I grew up in a small town, Tillamook, on the Oregon coast in the 1930’s and 40’s in an intact family of mother, father and three evenly spaced boys. Aside from the normal disagreements within a growing family there were no major disruptions. We were friendly and polite but kept an emotional distance in most of our interactions as well as with the wider family. Closeness, whether physical or emotional, was rare and the words “I love you,” in my memory, were not heard. Doing your duty and conforming to the culture was paramount.
In the 70’s, when I joined a church my belief system was secondary to being a loving person but I soon discovered that the pastor was a hugger. It took a few years but I became a hugger too, discovering that in a short hug there was an unspoken communication of “okayness.”
As a heterosexual male there was the additional attraction of some sexual feelings in hugging the women my age and younger. And society approved of men hugging women. But hugging a man, although intellectually ok, was much more difficult for me. And society also, with exceptions for grievous circumstances, disapproved of male to male hugs.
So here I am in Cuenca in 2019 paying more attention to my hugs, talking about hugging to people, reading about the research on the benefits of hugging. Here are some hugging events in my recent life that are important to me. In a short conversation with a young woman who had just arrived here from Egypt there was a felt connection and we ended with a big hug and a quick joyous dance.
A few days ago I unexpectedly saw two male friends that I had not seen in several months. As we approached each other our arms went out and there we were in a big hug. A couple of times recently there have been long hugs of comfort to a woman in distress. I received a long hug from a child that I hadn’t seen in several months. And on Facebook I had a virtual hug with a woman who I have never met who is a friend of a nephew. In each of these instances there were words but the connection with the other was in the hug, not the words.
These hugs feel so right and so powerful that nothing more should be needed. But it is only recently that I have felt the full power of hugs so I want to know about the whys and hows and implications. I have read several articles about the power of hugs in the last few years so the following comes from what I learned from them and a brand new book, Hug Therapy by Dr. Stone Kraushaar, who cites several studies. The quote is from his book.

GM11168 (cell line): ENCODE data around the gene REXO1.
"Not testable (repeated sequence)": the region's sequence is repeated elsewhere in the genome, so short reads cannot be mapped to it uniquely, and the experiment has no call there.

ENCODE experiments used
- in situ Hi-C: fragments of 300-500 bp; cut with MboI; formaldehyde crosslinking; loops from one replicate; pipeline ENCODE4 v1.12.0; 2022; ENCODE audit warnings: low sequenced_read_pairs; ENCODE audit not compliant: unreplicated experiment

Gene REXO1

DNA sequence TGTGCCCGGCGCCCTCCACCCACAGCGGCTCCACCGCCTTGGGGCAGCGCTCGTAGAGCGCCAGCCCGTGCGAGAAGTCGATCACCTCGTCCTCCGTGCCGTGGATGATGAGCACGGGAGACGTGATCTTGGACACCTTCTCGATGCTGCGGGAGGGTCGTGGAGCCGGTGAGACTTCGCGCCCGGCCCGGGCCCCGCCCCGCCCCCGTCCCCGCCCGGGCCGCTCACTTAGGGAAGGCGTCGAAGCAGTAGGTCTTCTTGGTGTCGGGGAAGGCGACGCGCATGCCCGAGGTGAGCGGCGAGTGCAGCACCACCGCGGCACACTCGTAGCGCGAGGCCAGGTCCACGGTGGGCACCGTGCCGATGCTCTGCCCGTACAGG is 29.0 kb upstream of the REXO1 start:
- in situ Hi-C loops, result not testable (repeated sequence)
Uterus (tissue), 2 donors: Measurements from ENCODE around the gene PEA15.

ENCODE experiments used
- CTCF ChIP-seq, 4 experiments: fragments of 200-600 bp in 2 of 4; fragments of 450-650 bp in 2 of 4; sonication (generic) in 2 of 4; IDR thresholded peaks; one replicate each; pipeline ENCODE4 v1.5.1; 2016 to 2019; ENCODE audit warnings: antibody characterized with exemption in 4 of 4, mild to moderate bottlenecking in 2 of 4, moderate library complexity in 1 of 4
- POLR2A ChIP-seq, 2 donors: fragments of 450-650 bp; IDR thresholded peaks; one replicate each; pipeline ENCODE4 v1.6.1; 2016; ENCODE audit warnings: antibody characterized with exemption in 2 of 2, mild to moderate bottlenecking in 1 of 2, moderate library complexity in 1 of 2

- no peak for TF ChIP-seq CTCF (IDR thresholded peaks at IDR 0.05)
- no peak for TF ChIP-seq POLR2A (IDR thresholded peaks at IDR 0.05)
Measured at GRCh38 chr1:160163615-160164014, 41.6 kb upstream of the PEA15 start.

“The dopamine-response system in the brain, under the influence of oxytocin, controls our ability to perceive pleasure. These neuropeptides, oxytocin and dopamine, have become known as endorphins, or pleasure chemicals …When we embrace someone, oxytocin is released, and this makes us feel warm and fuzzy. This promotes feelings of devotion, trust, and bonding. The touch also enables the participants to develop a stronger sense of acceptance, and decreases loneliness, isolation, and depression … and leads to the lowering of one’s blood pressure.”
The studies to learn more about the benefits of hugging are ongoing.
I have believed for many years that if we want a peaceful world one of the best, or perhaps necessary, things is more skin to skin contact, seeing each other as fellow struggling human beings rather than pinning on a label (white, black, etc., etc.) and stopping there. The power of hugging certainly reinforces that notion.
It is tempting to want to give out hugs all the time, and I am giving out more but I have to remember that not everyone wants a hug, which is perfectly ok, and that in many situations it is just not appropriate. So I try to make sure that I have permission and the situation is right before I give the hug.